Chairman Nelson Cannot Ignore Texas Wind’s Benefits and Condemn Its Cost

Wind technicians working atop a turbine in Sweetwater, Tex. Source: NY Times

Wind technicians working atop a turbine in Sweetwater, Tex.
Source: NY Times

Earlier this month, Texas Public Utility Commission (PUC) chairwoman Donna Nelson called for the federal government to end its renewable energy tax credit for Texas wind and for the end of state policies that have resulted in Texas’ clean energy economy boon. The chairman’s appeal is so devoid of a factual basis it is hard to conclude that this is anything other than part of an orchestrated campaign by fossil fuel interests to stop the growth of renewable energy. Like the other attacks on clean energy, this is more politics than substance.

The federal and state policies that Chairman Nelson wants to eliminate have been great for Texas. Texas ranks first in the nation for wind-related jobs, employing over 8,000—and many of those jobs are keeping agriculture-heavy West Texas and Panhandle communities afloat amid the devastating multi-year drought. Plus, 60% of all wind projects under construction across the country in the first quarter of 2014 were in Texas. And studies (including one produced by the Texas PUC) have shown that electricity prices are lower when more wind energy is installed on the power grid.   

I urge Chairman Nelson to objectively consider the costs and benefits for herself before she throws Texas’ booming wind industry under the bus. Or she can listen to U.S. Senator Chuck Grassley, one of Nelson’s fellow Republicans and representative of Iowa. Like Texas, Iowa has rich wind resources, and Sen. Grassley has a few choice words for those who support oil and gas over wind:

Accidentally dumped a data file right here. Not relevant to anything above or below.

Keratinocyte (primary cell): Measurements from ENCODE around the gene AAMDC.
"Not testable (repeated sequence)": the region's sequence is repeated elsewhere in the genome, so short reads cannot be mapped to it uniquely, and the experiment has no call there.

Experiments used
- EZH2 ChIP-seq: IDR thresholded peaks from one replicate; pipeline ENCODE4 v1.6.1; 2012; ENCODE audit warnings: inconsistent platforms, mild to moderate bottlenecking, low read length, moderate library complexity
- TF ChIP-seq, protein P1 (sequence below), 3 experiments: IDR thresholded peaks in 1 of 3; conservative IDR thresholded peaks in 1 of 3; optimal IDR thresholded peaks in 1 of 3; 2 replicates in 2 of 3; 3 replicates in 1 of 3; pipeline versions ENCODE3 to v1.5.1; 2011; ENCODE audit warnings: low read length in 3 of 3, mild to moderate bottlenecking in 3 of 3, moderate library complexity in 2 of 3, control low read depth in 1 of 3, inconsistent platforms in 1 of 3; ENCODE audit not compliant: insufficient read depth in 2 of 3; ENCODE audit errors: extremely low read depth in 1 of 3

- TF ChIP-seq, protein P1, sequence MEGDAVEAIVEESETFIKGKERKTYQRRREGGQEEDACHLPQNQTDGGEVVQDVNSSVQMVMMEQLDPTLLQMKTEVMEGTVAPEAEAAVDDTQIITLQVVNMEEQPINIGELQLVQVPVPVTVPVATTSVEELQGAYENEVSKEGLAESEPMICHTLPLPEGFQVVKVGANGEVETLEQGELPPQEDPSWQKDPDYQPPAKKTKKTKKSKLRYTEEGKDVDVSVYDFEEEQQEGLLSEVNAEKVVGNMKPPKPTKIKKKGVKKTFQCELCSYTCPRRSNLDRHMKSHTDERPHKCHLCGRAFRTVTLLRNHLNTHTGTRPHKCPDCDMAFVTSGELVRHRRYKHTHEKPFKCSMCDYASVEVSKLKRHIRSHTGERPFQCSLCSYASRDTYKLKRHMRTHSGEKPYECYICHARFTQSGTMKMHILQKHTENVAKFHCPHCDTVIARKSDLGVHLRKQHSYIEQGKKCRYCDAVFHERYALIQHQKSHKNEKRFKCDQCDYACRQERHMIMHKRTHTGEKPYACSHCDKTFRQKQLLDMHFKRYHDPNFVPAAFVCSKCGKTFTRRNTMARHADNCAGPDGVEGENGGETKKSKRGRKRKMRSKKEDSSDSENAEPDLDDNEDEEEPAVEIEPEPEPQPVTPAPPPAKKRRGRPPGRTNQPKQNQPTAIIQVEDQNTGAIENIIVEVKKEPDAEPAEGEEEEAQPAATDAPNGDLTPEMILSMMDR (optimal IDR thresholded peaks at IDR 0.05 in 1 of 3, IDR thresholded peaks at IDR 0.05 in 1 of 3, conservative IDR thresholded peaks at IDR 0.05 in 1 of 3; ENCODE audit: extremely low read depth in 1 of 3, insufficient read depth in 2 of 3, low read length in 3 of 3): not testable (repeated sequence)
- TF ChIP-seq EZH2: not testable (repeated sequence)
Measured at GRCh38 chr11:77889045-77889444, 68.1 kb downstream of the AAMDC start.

I’m glad to defend the wind production tax credit and wind energy.  Wind energy:

  • Provides more than 4% of U.S. electricity
  • Supports 80,000 American jobs
  • Spurred $105 billion in private investment in the U.S. since 2005
  • Displaces more expensive and more polluting sources of energy, lowering electricity prices for consumers.

More than 550 industrial facilities across 44 states manufacture for the wind energy industry.

The wind industry today supports 80,000 American jobs.  The tax incentive has spurred $105 billion in private investment in the U.S. since 2005.

Opponents of the renewable energy provisions want to have this debate in a vacuum.  They disregard the many incentives and subsidies that exist for other sources of energy, and are permanent law.

For example, the 100 year-old oil and gas industry continues to benefit from tax preferences that benefit ONLY its industry.

These are not general business tax provisions – they are specific to the oil and gas business.  Here are a few examples:

  • Expensing for intangible drilling costs
  • Deduction for tertiary injectants
  • Percentage depletion for oil wells
  • Special amortization for geological costs

These four tax preferences for this single industry result in the loss of more than $4 billion annually in tax revenue.